WHAT RESOURCES DO WE HAVE? Learning Management Solution (LMS) & Portal Hub Customisable Course Materials Virtual Tuition support for online students A sophisticated LMS solution that is not built on a static system. Yet the user interface is clean, clear, accessible, and easy to understand and work through. It uses little bandwidth, making it quick to load and use, and accessible on a scalable model We can supply a turnkey learning solution:

             

Scalable and flexible service whilst achieving a real reduction in Cost Improving, tracking and measuring Learners’ performance Real time management, alignment and communication to support on-going changes. Provide White label services We have over 300 course content which includes: Instructuers manuals Downloadable supportive Students manual Powerpoints for classroom courses Pre assignments Pre & Post Test Accredited so individuals will receive a transferrable certificate Support by live Tutors for each online student Ability to upload and create new online courses Update and modernise information in real time

© AVPT Nov 2014

Tel 0203 651 5675

email: diane@avptglobal.com

24 | Page


Why strategies for modernising corporate learning should focus on outcomes rather than input

12 REASONS WHY WE BELIEVE WE CAN HELP 1. We understand your sector inside out - that is why our main focus is placed upon providing the highest quality mobile training for your staff, in the shortest possible time and to ensure that every person who trains with us goes out more effective than when they came in. 2. We Are very flexible, student centric and time sensitive. 3. We Can help you with both compliance and accreditation issues. 4. Allow real time tracking, monitorng and measure staff progress and achievements. 5. Enables the up-skilling of receptionists through

8. 9. 10. 11. 12.

to board members. 6. Impressive lead times that can be delivered over different time scales to suit individual learning needs. 7. Each of your staff gets allocated a personal tutor to help them complete their online course. Mobile phone and tablet compliant and secure with no advertising to suck up bandwidth. Partnership approach - sharing best practise and insight Vast database of high quality learning content On going innovation and capability development Solutions adaptable to match your specific needs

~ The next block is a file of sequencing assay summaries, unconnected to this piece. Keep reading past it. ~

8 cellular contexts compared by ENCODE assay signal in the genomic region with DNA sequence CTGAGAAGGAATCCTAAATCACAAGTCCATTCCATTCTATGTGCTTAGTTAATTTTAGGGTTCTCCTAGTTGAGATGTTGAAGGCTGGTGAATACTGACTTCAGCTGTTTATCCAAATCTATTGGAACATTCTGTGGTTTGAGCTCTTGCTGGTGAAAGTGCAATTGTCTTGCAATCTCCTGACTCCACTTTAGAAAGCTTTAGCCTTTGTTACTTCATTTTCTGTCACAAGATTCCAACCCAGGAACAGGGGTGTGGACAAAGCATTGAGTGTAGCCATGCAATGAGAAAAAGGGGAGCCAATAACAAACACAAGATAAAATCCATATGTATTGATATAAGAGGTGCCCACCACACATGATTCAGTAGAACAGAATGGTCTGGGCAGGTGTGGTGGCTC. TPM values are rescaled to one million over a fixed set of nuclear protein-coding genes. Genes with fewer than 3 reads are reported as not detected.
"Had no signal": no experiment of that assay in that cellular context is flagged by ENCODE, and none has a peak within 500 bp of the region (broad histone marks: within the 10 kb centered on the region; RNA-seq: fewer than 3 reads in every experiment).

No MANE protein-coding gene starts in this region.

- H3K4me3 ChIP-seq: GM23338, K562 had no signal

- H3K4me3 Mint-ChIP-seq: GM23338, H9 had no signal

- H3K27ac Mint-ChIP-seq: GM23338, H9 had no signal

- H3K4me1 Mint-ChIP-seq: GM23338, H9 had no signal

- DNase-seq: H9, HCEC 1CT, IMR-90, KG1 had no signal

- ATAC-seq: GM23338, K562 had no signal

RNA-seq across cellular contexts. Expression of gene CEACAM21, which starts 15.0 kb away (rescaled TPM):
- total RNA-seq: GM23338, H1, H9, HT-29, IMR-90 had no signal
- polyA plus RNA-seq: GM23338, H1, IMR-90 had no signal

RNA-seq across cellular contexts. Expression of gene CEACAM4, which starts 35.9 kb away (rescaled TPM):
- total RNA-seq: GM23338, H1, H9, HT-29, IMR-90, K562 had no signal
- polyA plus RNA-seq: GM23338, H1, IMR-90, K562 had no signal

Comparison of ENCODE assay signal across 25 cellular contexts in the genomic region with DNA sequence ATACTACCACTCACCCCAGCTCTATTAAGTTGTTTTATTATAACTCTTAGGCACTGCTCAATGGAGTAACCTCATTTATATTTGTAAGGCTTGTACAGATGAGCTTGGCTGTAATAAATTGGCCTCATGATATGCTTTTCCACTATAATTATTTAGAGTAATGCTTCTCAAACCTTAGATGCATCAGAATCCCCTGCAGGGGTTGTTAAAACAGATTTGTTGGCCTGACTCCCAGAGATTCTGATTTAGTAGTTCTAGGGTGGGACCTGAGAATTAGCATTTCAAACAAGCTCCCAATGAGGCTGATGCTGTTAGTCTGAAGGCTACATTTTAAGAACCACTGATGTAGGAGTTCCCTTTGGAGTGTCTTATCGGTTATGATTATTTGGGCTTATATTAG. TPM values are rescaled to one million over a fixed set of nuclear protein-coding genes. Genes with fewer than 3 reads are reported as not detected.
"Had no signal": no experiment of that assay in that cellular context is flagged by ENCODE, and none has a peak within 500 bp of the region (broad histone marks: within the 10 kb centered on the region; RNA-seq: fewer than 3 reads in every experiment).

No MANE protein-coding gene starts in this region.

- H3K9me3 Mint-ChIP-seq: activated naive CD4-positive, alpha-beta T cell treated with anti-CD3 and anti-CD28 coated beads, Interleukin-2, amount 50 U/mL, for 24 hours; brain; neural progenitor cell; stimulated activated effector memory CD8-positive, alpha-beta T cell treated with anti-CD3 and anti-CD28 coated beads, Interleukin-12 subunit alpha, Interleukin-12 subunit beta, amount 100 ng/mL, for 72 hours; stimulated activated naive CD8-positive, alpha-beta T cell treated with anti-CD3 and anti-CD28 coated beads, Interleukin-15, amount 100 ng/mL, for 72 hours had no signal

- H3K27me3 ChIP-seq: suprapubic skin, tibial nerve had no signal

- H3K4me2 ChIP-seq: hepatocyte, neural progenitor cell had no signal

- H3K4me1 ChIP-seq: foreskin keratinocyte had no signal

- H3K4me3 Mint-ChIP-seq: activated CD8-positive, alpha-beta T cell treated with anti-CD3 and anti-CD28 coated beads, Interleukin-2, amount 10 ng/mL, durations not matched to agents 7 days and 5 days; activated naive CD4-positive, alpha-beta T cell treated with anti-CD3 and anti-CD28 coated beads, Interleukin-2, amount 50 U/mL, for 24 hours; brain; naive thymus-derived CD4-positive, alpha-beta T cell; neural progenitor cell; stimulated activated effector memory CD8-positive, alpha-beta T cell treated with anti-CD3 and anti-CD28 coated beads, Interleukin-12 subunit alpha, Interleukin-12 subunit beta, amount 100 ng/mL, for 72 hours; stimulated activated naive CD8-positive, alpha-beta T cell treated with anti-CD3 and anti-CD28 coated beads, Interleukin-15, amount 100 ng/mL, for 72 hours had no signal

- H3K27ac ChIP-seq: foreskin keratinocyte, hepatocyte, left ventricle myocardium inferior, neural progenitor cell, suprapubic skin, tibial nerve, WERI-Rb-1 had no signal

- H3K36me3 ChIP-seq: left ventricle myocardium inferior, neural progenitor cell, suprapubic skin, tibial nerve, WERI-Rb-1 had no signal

Š AVPT Nov 2014

Tel 0203 651 5675

email: diane@avptglobal.com

25 | Page


Why strategies for modernising corporate learning should focus on outcomes rather than input

WE CAN HELP YOU ACHIEVE GUARANTEED RESULTS BY: 

Combining expertise in learning, subject matter and industry knowledge to create innovative, high impact and relevant learning

Working with you to understand your people and your business to deliver value

Motivating, energising and inspiring your learners to help discover their passion and potential.

How to contact us: AVPT Ltd 46 New Broad Street London EC2M 1JH Tel: 0203 651 5675 WWW.CORPORATETRAININGCOURSES.UK WWW.STARTASHORTCOURSE.UK EMAIL: diane@avptglobal.com

© AVPT Nov 2014

Tel 0203 651 5675

email: diane@avptglobal.com

26 | Page

Profile for Academy Express Courses

Why strategies for modernising corporate learning should focus on outcomes rather than input by dian  

CORPORATES, ENTERPRISES AND CHARITIES all wish to run their operations at the minimum costs allowed. We all recognise that in today’s enviro...

Why strategies for modernising corporate learning should focus on outcomes rather than input by dian  

CORPORATES, ENTERPRISES AND CHARITIES all wish to run their operations at the minimum costs allowed. We all recognise that in today’s enviro...

Advertisement